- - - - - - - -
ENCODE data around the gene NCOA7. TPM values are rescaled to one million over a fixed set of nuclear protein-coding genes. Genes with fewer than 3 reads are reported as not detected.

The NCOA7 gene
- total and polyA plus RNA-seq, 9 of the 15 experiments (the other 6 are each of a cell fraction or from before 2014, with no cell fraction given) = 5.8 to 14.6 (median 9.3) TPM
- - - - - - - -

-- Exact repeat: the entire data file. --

ENCODE data around the gene NCOA7. TPM values are rescaled to one million over a fixed set of nuclear protein-coding genes. Genes with fewer than 3 reads are reported as not detected.

The NCOA7 gene
- total and polyA plus RNA-seq, 9 of the 15 experiments (the other 6 are each of a cell fraction or from before 2014, with no cell fraction given) = 5.8 to 14.6 (median 9.3) TPM